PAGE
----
By Antonio Ray Harvey, California Black Media
From Gov. Newsom and the Legislative Black Caucus to the state’s delegations to the United States Senate and House of Representatives, California’s elected leaders — including Speaker Nancy Pelosi (D-San Francisco) – wrote warm tributes remembering civil rights icon and United States Congressman John Robert Lewis (D-Georgia).
Lewis, who was 80, died in Atlanta July 17 from pancreatic cancer.
“John Lewis was a revered civil rights icon who dedicated his entire life to what became his signature mantra, making ‘good trouble,’” said U.S. Congresswoman Maxine Waters (D-Los Angeles) who represents the 43rd District of California.
For 29 years, Waters served alongside Lewis in the U.S. House of Representatives with other California Black Lawmakers, Rep. Karen Bass (D-Los Angeles) and Barbara Lee (D-Oakland). They stood shoulder-to-shoulder in support of many of the Congressional Black Caucus’s many national and global initiatives.
Californians around the state, too, — and across party lines — also posted pictures with Lewis on social media after his death was announced and wrote tributes of their own to honor the African American historical hero who Bass called a humble “giant” and a man that “everybody loved.”
Lewis had connections to all corners of the country and strong ties to the Golden State and many of its residents in the South, Central Valley and North.
“I’ve known the Lewis family for years, over 30 years, ever since I was 18,” said Robert L. Cole, who ran for Los Angeles City Council in 2015.
Cole’s relationship with the civil rights leader began in 1983 when he left Los Angeles to attend Morehouse College in Atlanta. He had just graduated from Crenshaw High School in South Los Angeles with honors, where he served as student body president. Cole was first introduced to Lewis by his high school vice-principal, who was the Congressman’s sister-in-law Harriet Thornton.
At the time, Lewis was an Atlanta city council member, a position he had won on Oct. 7, 1981. Cole would soon become a Lewis’ family fixture.
“Mr. Lewis was always available if I ever needed anything, he would always take my calls, and I had his personal telephone number. He was definitely a good friend — like family to me,”
Cole told California Black Media from his L.A. home by telephone.
Lewis, the last surviving and youngest member of the Big 6 American civil rights activists, will be laid to rest on Thursday, July 30, in Atlanta. The other five were: Martin Luther King Jr., Whitney Young, A. Philip Randolph, James Farmer and Roy Wilkins.
In celebration of his life, “A Lifetime of Service” ceremony will be held that day at Ebenezer Baptist Church Horizon Sanctuary, followed by the interment at South-View Cemetery, also in Atlanta. Before that, the body of the man his colleagues called “the Conscience of Congress” will lie in state at the United States Capitol on Monday, June 27, and Tuesday, June 28.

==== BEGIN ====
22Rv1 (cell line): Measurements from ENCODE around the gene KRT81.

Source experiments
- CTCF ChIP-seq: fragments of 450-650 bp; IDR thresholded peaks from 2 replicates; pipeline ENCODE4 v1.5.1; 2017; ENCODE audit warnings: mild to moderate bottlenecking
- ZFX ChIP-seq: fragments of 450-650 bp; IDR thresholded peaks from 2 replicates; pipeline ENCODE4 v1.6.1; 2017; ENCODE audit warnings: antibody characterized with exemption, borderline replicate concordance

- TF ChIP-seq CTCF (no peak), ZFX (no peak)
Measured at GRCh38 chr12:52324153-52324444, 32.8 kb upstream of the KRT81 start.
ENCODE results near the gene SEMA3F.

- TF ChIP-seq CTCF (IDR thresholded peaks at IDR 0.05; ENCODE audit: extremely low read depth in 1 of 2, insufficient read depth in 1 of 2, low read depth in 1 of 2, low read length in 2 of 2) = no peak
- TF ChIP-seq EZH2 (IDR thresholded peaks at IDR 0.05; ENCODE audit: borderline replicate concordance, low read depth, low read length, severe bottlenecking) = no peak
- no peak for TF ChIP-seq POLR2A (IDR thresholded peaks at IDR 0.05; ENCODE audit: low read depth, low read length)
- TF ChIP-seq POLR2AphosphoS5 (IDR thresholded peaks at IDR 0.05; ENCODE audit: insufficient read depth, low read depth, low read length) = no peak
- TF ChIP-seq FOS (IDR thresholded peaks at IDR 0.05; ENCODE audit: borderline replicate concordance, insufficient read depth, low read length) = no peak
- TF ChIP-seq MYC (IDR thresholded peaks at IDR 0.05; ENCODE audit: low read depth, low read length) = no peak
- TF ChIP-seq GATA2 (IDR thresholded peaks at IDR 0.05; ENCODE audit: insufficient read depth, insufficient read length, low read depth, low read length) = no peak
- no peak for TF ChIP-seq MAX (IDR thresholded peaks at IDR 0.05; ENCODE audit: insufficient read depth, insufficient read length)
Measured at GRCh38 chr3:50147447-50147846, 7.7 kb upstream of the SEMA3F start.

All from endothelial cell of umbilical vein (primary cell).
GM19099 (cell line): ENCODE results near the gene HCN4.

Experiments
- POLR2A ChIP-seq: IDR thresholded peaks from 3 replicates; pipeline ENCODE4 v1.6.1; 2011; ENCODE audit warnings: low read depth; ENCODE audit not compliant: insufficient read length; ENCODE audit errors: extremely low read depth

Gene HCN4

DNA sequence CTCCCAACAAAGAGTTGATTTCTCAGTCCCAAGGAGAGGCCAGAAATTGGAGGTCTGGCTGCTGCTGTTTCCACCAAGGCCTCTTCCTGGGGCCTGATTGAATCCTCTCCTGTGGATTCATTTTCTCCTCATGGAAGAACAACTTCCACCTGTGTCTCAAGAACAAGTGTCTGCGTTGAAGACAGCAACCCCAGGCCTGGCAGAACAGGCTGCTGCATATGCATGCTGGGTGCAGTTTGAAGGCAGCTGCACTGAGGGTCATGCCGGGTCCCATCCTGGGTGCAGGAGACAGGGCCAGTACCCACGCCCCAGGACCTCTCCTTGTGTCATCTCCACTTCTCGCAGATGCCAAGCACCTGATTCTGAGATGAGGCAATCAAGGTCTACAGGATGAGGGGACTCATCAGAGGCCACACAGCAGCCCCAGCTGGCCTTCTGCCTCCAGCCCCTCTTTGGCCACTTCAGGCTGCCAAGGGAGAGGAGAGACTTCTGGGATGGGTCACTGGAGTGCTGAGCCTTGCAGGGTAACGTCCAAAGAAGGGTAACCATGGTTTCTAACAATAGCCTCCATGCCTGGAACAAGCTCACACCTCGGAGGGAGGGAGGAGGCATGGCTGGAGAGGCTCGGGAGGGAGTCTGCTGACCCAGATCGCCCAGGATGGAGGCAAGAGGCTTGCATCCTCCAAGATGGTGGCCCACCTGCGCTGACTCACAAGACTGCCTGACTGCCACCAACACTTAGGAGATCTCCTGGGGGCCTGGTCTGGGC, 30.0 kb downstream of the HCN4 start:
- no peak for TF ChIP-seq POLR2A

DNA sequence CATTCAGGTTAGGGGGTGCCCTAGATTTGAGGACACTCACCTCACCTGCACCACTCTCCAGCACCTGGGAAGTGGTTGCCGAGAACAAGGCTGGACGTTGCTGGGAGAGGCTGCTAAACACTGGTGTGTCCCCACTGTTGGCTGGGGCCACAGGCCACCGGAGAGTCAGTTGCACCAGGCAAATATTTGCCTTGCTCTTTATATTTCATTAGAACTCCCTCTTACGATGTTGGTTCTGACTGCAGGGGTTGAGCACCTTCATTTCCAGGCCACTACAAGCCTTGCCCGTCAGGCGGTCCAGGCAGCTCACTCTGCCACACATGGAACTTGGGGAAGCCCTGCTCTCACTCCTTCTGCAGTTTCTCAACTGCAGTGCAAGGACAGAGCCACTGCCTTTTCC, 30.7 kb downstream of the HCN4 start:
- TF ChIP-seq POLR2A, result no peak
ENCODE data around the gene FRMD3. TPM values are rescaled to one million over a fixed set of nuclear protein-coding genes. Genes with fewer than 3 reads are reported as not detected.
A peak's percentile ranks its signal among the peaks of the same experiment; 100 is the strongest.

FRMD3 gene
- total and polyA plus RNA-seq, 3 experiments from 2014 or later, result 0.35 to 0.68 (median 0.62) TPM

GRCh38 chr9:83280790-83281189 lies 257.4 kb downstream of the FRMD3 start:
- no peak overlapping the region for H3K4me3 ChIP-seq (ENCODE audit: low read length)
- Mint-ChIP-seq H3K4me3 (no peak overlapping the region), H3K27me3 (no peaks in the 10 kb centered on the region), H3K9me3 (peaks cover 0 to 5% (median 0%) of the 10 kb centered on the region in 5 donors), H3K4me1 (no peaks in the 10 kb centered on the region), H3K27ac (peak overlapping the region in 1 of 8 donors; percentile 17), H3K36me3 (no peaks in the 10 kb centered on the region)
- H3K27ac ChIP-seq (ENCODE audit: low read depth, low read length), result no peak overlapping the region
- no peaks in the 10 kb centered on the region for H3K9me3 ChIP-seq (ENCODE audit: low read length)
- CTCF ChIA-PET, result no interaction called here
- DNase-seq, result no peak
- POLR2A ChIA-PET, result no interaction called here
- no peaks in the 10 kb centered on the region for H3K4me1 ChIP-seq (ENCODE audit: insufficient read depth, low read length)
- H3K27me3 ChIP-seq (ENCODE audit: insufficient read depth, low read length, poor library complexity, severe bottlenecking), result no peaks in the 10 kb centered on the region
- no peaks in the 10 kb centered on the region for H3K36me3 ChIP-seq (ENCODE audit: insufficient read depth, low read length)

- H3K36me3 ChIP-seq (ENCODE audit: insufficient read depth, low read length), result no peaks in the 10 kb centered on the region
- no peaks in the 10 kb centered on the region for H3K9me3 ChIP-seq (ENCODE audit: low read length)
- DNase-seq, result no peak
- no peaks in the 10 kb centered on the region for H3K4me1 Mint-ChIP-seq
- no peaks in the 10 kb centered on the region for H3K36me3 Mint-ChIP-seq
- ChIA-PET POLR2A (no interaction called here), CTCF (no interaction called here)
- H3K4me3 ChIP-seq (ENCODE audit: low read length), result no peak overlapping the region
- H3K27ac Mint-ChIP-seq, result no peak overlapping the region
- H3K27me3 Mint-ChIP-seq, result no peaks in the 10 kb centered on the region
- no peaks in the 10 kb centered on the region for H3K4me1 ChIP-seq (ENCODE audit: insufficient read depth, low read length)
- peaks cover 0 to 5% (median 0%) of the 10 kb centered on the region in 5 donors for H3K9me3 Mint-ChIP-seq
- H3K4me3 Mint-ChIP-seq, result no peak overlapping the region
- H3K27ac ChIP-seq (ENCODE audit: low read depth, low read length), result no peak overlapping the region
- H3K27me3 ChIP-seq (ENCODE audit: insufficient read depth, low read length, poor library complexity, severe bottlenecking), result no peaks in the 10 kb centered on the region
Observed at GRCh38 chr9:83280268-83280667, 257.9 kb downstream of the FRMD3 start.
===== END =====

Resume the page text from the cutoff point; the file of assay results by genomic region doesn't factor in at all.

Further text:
Lewis was Born Feb. 21, 1940, near Troy, Alabama to sharecropper parents who worked on fields in rural Pike County. As a young adult, he became a member of the Student Nonviolent Coordinating Committee, helped organize the March on Washington in 1963, and suffered a brutal beating at the hands of an Alabama state trooper, who was forcefully trying to break up a civil rights voting march in Selma on March 7, 1965.
“He took a chance and leaders take chances. They do what they believe in,” Cole said of Lewis. “He did things that he believed in and that I value more than anything else about him.”
Cole says, while living in Atlanta, he watched Lewis’s son John-Miles, who the family called “Miles,” while Lewis and his wife Lillian Lewis, who passed away in 2012, traveled mostly on the weekends.
In 1986, Lewis was elected Congressman from the 5th District of Georgia after beating Julian Bond for the seat. After graduating from Morehouse, Cole worked for the civil rights activist before returning home to Los Angeles.
When Lewis first met his future wife in 1967, he didn’t have a driver’s license, Cole said the Congressman told him.
After he did get one, Cole said Lewis still didn’t like driving. Lewis’s dislike for being behind the wheel proved to be beneficial to Cole because he heard yarns from a man who had a lot to say – about life, history and his lofty vision for the world.
“Oftentimes, I drove with him from Atlanta to D.C. We stayed at his condo in D.C. And every time he had a story to tell me of what was happening to him. It was just amazing,” Cole shared.
When Cole’s son’s sixth grade class from Los Angeles visited Washington, he arranged for the students to meet Lewis, U.S. Congressman Adam Schiff (D-Los Angeles), and U.S. Congresswoman Bass. Lewis actually left a hearing early to meet the students, Cole said.
“If anyone needed Mr. Lewis for anything, he would definitely say ‘yes,’” Cole said. “He had a kind heart. He was a rock star.”